Wednesday, January 2, 2013

Somebody's Smoking Something

One of the main reasons given for the cigarette tax (in addition to raising revenue) is that it acts as a disincentive for people to smoke. And it appears to be working quite well, this tax (the smoking rate has in fact dropped)....Which makes me kind of wonder out loud. If politicians are able to see how taxing cigarettes makes the smoking rate go down, why aren't they then able to see how the taxing of savings and investment can have a similarly deleterious effect on those two things? Stubbornness? Stupidity? Envy? I mean, I don't know.

10 comments:

Rational Nation USA said...

Food for much thought. I would be particularly interested in responses from progressives to your questions.

Will "take no prisoners" Hart said...

It's like with the luxury tax under Bush 1. They thought that it was going to raise oodles of money and the only thing that it did was wreck the yachting industry in Rhode Island. No foresight at all.

BB-Idaho said...

Probably depends on whether a tax
is a revenue source or an exercise in social engineering. Wouldn't fly, but considering the taxes and licensing of some 240 million automobiles, the 270 million firearms would seem a 'progressive' target. Taxing
income is interesting from the POV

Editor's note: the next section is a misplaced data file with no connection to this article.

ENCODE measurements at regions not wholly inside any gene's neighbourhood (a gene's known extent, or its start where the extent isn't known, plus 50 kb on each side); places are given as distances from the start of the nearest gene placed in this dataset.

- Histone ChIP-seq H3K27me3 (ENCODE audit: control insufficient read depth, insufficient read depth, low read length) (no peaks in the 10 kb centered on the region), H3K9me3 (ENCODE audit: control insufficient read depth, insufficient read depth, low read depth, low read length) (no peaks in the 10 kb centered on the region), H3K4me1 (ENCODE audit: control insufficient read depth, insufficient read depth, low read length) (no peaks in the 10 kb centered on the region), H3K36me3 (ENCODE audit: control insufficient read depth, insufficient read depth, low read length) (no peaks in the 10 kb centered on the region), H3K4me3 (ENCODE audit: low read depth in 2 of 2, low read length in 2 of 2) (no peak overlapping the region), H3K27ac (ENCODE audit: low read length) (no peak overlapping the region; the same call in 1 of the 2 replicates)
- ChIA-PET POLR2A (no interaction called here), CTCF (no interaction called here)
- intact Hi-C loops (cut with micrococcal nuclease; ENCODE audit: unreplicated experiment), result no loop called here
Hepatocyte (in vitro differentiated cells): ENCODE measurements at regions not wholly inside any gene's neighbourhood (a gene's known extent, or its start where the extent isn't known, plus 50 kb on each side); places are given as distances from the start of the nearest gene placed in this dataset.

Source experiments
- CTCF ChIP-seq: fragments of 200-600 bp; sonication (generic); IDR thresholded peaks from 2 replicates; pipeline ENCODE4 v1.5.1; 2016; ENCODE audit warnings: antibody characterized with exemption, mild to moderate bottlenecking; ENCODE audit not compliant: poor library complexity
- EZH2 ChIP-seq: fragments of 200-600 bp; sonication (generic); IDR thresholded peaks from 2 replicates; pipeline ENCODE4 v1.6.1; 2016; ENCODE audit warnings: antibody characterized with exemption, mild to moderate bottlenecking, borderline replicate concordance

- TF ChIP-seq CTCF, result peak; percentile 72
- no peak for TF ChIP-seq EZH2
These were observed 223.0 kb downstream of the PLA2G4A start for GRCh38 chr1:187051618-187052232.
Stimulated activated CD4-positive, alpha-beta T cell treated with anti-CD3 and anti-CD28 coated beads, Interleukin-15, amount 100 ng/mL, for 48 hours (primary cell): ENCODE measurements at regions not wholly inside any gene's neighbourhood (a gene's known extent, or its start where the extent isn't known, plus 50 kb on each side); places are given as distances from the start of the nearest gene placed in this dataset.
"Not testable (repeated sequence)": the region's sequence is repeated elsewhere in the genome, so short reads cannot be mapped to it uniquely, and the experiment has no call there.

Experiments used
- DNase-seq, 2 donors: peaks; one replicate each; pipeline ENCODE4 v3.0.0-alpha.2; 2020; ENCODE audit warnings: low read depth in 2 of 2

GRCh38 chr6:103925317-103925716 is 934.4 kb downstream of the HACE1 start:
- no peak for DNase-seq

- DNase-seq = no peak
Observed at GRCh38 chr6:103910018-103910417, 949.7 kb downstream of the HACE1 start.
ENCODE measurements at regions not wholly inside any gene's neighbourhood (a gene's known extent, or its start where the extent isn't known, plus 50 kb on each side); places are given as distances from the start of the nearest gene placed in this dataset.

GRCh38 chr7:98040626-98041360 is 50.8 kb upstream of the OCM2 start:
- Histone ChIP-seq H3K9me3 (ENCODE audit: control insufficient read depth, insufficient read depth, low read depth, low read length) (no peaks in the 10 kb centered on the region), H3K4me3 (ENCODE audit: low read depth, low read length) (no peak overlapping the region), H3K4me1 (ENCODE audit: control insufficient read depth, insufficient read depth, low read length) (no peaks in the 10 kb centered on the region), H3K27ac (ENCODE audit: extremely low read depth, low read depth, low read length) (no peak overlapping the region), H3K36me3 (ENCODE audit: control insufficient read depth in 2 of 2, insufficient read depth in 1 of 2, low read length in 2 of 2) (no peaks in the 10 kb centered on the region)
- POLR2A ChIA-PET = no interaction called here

that the income source tax rate
depends on how the income is earned: to paraphrase Orwell...
'all income source is equal, some more than others'. Sin taxwise,
my Prince Albert pipe tobacco that
cost $4.50 a can back in the 60s
is going for $38.85 now..almost all tax. Like the yacht problem,
in 1970, Americans bought 52 million pounds of pipe tobacco. In 2004, they bought less than 5 million pounds. (had to sell the yacht and keep my pipe)

Will "take no prisoners" Hart said...

Sometimes the goal IS to raise money and sometimes that goal isn't met.

dmarks said...

Taxes should be as neutral on behavior as possible. Anything else is government forcing its own morality on people.

By the way, Will, what do you think of the major provision of Obamacare designed to discourage employers from having people work more than 30 hours a week?

BB-Idaho said...

Not sure about taxing the investor, as the relationship between corporate profits vs
private investments does not seem to correlate (per
Fidelity )

Will "take no prisoners" Hart said...

I think that there's a lot of crazy things in Obamacare, dmarks. You're talking about the employer mandate, right, the fact that every employee over 30 hours a week must be offered healthcare? Yeah, that's a real messed-up incentive structure.

Will "take no prisoners" Hart said...

I don't know what the sweet-spot is, BB, the exact level of taxation where revenues are optimal. I would just caution that in a fast-paced global economy in which people, money, and corporations are mobile, it's probably best for the U.S. government to tread a little bit lightly here.

BB-Idaho said...

.."fast paced global economy"..
A few years back, my financial planner recommended Thomas Friedman's 'The World Is Flat'
(hoping no doubt that my archaic
view that mfg and consumer drove the GDP would be discarded). I was
depressed for weeks and put it in the econ section of my libarary,
a dusty seldom read shelf. Now,
I'm thinking I need to trade my
financial planner for a personal
trainer.....

Will "take no prisoners" Hart said...

I think that he's since written a second volume on the topic, probably even more depressing.